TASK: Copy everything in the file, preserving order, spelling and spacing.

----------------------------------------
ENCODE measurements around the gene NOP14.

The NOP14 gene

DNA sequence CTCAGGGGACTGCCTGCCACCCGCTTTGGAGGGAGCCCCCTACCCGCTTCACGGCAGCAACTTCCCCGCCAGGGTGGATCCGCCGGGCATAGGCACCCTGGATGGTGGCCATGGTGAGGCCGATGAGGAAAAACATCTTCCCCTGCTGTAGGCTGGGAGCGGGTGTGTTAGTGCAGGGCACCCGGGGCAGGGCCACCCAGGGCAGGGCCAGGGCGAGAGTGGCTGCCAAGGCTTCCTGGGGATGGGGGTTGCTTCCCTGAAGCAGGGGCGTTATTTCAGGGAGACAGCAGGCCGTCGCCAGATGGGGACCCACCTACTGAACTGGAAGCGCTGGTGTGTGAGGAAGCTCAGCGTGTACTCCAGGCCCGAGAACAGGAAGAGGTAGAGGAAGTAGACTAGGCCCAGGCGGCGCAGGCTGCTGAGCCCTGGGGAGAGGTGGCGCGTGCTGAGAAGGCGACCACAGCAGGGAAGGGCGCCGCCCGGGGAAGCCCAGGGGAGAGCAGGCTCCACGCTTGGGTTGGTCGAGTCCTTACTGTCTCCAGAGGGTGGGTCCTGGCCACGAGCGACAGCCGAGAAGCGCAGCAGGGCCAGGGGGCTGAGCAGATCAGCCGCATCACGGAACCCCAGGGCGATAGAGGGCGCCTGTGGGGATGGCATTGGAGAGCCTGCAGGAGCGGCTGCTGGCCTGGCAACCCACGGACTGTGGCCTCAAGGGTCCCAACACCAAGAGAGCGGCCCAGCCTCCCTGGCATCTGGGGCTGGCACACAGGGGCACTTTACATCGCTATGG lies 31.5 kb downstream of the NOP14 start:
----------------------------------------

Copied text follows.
ENCODE measurements around the gene NOP14.

The NOP14 gene

DNA sequence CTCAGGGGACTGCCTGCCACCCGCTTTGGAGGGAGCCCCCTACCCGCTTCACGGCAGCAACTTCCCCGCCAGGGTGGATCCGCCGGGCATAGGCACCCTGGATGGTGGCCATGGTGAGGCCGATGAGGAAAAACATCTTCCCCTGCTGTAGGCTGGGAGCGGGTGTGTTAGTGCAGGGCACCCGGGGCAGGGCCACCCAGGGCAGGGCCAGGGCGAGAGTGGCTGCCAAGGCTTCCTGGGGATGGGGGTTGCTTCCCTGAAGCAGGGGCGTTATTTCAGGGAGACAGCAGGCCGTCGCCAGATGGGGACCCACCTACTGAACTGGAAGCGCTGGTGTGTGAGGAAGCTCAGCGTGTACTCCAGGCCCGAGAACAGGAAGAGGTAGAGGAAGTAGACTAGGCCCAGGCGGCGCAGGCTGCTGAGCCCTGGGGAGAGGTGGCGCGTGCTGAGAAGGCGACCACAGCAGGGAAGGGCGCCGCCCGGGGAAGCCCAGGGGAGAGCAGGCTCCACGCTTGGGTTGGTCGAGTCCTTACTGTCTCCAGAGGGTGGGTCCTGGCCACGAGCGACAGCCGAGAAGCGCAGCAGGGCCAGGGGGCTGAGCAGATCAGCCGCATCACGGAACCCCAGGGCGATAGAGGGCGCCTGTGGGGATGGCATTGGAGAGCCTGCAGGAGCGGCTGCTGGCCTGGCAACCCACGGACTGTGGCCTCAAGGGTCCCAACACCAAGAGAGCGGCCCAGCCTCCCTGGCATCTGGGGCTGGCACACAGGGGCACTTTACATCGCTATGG lies 31.5 kb downstream of the NOP14 start: